Paradiso, Vol. 2: Dark Dwellers

Writer: Ram V
Artist: Devmalya Pramanik
Colorists: Alba Cardona & Alex Sollazzo
Letterer: Aditya Bidikar
Editor: Lizzie Kaye
Designers: Dearbhla Kelly & Mathanki Kodavasal
Publisher: Image Comics

In Paradiso Vol. 2: Dark Dwellers, which collects issues #5-8 of this Image Comics sci-fi series, we see protagonist Jack Kryznan and his companions attempting to venture deeper into the heart of Paradiso, only to be thwarted at every turn by the city herself. Forced to make their way through the darkness of a collapsed building, Jack, Karin, Noira and Vance encounter an entire civilization of “dark dwellers,” people who were in cryofreeze for so long that their blood has made them super strong and super fast — but also can’t sustain them for more than a few days at a time.

Much like the first arc of ParadisoDark Dwellers keeps up an intense pace as it narrates the story through dialogue and flashback scenes. In this arc, readers learn significantly more information about Paradiso, Jack’s connection to her, the function of the pneumas he wears in a vial around his neck, and what could happen if he reaches the center of the city. While many of the questions that have haunted Jack his entire life are answered in these collected issues, still others remain, with even more mysteries piled on top to keep things interesting.

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Meanwhile, the growing threat of the Guardians acts in direct opposition to what Jack is seeking to accomplish. Plus, Vance’s loyalties are called into question and Karin is forced to confront her past in a way that’s both heartbreaking and infuriating. We also meet a new character whose role is as yet undefined — though they have already created obstacles for Jack and his friends, and the cliffhanger at the end of issue #8 suggests there’s still more tension to come.

Paradiso has always dealt with the ways in which men can be made into monsters. This arc, in particular, hyper-focuses on that idea by showing readers just how many ways humanity can be corrupted in a post-apocalyptic world. It’s gruesome and heartbreaking and hard to swallow, all the things that are true of any good story about survival. Paradiso is hungry, but so are her people; reconciling those needs is harder than it seems.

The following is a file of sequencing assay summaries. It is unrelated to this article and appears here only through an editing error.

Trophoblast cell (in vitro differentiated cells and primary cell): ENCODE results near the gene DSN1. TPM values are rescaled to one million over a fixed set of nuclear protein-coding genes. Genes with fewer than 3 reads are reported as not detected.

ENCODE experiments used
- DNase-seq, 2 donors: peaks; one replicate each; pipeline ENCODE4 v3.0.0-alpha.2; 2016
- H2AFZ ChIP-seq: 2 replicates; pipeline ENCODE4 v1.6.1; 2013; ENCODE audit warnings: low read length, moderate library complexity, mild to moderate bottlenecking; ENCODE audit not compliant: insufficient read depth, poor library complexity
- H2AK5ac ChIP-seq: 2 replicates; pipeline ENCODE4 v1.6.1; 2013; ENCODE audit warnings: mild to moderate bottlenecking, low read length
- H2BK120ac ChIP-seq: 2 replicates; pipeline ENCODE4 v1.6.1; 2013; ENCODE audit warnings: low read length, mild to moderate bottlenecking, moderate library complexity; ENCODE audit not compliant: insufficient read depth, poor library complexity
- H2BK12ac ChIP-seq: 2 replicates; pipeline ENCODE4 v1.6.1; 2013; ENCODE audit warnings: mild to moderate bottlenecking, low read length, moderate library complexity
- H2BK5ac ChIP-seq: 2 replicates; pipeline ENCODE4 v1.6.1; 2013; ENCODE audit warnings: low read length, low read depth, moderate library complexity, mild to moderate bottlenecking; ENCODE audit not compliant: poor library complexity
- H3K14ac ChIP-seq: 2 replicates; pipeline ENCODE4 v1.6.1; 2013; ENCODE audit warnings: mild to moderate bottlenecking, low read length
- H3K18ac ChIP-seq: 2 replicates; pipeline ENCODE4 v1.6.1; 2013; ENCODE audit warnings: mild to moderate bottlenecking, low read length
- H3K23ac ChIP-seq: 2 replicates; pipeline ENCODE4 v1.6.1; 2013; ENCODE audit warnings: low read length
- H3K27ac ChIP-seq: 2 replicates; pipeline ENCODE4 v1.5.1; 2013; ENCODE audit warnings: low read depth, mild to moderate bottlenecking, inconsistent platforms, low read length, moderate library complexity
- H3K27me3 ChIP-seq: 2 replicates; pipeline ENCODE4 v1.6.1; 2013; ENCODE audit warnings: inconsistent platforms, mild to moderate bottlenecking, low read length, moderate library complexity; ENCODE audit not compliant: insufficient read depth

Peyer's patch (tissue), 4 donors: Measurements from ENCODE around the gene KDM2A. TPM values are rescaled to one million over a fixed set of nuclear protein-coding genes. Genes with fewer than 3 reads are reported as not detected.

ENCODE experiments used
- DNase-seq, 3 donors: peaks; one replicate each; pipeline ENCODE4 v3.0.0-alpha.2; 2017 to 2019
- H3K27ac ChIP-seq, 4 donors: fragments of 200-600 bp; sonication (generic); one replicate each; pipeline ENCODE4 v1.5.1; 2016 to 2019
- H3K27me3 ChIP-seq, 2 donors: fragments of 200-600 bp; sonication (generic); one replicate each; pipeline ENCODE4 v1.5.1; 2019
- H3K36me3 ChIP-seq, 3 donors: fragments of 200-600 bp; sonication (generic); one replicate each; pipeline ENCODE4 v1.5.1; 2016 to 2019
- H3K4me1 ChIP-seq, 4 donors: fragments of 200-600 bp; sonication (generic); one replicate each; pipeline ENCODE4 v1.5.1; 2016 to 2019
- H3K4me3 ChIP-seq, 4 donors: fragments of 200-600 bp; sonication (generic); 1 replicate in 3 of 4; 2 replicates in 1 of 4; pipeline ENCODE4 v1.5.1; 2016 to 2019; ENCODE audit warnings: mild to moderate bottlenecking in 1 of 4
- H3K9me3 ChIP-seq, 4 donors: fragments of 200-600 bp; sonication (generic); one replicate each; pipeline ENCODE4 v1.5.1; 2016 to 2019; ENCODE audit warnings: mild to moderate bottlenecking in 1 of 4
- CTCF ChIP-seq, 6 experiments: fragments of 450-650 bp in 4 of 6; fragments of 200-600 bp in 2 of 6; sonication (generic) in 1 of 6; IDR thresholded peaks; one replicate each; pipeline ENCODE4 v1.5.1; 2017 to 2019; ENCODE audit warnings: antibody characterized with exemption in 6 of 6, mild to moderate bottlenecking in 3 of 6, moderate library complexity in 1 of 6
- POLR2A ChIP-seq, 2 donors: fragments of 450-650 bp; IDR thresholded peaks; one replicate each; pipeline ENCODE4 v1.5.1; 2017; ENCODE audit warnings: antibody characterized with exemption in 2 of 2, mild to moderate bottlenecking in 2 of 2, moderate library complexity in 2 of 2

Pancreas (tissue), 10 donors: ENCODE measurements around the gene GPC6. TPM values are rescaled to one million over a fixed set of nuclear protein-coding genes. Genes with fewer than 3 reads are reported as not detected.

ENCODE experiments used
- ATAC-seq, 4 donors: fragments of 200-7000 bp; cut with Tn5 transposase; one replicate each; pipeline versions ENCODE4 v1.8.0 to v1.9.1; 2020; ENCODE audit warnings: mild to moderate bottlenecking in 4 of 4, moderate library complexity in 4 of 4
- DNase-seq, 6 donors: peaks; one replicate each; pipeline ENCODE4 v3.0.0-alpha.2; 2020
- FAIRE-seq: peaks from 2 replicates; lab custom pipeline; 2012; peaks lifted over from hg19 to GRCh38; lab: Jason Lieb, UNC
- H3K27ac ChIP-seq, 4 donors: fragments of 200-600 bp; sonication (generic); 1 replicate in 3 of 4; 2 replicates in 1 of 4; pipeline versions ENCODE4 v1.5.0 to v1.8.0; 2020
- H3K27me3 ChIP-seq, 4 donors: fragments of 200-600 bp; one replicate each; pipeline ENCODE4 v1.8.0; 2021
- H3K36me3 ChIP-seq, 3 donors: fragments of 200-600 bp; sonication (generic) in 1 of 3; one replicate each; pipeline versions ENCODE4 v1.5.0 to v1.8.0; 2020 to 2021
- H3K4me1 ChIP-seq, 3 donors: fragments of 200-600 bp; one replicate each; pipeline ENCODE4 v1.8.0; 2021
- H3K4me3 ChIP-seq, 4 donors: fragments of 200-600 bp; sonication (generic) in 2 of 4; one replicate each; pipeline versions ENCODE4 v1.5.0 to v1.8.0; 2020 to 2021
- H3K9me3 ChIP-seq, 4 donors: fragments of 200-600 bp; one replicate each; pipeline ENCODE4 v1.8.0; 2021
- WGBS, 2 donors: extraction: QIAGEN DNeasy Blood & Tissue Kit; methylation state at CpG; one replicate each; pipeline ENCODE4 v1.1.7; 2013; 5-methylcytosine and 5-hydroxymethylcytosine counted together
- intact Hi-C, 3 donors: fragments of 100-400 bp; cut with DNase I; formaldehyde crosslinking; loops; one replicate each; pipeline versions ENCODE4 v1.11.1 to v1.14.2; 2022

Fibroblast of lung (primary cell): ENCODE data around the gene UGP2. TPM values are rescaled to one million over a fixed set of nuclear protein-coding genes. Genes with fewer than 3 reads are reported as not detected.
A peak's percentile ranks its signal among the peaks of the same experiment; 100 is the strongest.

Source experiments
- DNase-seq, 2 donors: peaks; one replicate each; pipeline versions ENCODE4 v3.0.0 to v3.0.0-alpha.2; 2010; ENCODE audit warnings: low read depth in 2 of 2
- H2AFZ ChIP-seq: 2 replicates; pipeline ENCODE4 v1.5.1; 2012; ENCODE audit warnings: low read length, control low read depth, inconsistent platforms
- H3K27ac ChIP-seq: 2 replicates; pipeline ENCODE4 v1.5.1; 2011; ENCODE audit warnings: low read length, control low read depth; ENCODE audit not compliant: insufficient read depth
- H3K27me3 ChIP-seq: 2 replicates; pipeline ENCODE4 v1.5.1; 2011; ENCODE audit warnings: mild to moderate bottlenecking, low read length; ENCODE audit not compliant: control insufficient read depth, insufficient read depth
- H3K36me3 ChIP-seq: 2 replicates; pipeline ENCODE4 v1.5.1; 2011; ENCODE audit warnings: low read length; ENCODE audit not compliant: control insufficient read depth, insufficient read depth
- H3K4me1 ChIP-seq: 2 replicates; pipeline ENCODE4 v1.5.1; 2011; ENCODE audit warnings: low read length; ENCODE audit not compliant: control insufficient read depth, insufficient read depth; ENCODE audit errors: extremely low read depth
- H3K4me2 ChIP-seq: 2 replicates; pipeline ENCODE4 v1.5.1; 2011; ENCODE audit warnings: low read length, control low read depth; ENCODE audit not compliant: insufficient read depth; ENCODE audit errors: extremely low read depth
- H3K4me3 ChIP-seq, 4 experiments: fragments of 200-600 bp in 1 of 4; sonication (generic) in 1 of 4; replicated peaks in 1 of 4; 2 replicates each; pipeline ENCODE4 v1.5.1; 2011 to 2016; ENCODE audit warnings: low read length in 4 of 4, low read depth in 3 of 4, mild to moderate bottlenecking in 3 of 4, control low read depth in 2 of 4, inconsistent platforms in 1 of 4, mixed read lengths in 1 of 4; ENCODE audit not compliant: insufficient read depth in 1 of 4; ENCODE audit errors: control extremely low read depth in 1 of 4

It’s been clear from issue #1 that Ram V and Pramanik have a clear trajectory for this story, which makes each character transgression feel organic. Furthermore, Pramanik’s art in these collected issues is so beautifully emphasized by Alba Cardona’s and Alex Sollazzo’s color work that sinking into the darkness beneath Paradiso feels palpable. Likewise, the design (by Dearbhla Kelly, who did coloring work on the first arc, as well as Mathanki Kodavasal) pushes the story to new heights: it ebbs and flows without breaking stride, in an incredible display of just how deeply this entire creative team understands exactly what Paradiso aims to do.

Although in some ways, Paradiso fits neatly into the post-apocalyptic, steampunk-infused sci-fi genre, it also subverts expectations and draws readers in, only to chew them up and spit them back out. Sometimes, that process happens over the course of just a few panels; other times, it takes several issues to reach the pay-off of even the smallest character moments. In each case, the world expands, breathing and living on the page as much as any of its characters — including the city of Paradiso, who is arguably one of the most fascinating explorations of architecture, magic and myth I’ve ever encountered in fiction (comics or otherwise).

If you ache to sink your teeth into a sci-fi epic that will keep you on your toes and tug at all of your heartstrings, pick up Paradiso and dig in.

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